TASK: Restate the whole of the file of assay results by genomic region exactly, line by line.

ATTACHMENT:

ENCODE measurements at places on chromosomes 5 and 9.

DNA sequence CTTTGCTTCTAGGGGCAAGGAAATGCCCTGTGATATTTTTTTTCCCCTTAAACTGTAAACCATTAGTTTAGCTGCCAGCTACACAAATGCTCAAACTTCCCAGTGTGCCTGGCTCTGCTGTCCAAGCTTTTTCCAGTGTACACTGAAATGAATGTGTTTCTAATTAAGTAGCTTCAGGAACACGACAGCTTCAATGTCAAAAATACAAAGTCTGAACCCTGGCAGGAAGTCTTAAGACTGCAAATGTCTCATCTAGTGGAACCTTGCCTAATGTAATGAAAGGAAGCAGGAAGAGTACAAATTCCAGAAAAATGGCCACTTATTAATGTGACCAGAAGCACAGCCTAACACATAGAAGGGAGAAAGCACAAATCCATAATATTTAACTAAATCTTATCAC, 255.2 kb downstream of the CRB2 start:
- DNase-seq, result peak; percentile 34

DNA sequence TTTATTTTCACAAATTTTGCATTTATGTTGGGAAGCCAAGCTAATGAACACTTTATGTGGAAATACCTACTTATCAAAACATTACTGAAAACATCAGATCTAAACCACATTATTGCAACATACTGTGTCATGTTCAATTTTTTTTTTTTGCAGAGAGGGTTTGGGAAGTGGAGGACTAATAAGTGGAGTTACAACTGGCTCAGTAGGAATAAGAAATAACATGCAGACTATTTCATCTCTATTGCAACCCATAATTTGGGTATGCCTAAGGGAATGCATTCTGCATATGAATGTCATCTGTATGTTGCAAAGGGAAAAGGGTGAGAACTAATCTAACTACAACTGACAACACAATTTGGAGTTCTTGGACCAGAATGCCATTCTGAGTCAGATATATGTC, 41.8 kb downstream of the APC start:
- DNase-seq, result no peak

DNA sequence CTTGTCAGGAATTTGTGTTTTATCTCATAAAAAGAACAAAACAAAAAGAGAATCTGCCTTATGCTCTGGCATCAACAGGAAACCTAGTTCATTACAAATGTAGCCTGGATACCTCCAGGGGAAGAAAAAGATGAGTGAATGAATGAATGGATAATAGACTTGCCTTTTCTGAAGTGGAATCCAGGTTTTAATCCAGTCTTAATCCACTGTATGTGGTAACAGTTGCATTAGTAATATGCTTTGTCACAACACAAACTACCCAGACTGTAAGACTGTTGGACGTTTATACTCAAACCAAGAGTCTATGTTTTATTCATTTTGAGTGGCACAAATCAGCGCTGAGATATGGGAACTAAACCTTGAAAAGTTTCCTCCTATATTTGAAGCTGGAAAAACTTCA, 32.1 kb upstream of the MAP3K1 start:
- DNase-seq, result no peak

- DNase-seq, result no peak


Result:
ENCODE measurements at places on chromosomes 5 and 9.

DNA sequence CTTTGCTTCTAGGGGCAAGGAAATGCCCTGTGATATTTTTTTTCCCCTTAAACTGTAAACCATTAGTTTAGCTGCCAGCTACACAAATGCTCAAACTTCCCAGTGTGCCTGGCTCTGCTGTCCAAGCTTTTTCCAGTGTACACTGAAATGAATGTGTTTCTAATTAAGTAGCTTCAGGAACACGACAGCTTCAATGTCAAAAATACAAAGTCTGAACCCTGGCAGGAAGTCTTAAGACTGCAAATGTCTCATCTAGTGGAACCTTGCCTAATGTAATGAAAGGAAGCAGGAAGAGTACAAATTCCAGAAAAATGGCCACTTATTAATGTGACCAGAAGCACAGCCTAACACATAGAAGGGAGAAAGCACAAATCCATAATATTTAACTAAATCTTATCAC, 255.2 kb downstream of the CRB2 start:
- DNase-seq, result peak; percentile 34

DNA sequence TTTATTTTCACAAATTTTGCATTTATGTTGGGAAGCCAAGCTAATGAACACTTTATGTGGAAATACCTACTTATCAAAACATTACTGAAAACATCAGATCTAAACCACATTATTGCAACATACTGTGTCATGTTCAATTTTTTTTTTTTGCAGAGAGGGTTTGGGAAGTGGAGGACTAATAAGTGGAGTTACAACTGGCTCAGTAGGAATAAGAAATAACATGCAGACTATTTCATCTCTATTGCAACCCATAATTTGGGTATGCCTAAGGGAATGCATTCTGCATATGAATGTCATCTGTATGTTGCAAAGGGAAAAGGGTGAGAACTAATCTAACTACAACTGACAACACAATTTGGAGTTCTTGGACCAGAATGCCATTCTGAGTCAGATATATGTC, 41.8 kb downstream of the APC start:
- DNase-seq, result no peak

DNA sequence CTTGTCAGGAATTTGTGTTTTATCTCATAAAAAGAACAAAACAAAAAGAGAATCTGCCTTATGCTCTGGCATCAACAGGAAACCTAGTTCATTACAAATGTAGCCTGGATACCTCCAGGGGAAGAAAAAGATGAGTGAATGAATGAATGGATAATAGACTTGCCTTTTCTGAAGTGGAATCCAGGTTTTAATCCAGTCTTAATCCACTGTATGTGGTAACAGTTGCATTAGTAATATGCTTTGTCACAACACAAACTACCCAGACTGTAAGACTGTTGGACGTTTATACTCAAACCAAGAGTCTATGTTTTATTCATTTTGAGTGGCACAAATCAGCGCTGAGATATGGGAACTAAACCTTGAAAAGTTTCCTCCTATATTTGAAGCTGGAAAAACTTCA, 32.1 kb upstream of the MAP3K1 start:
- DNase-seq, result no peak

- DNase-seq, result no peak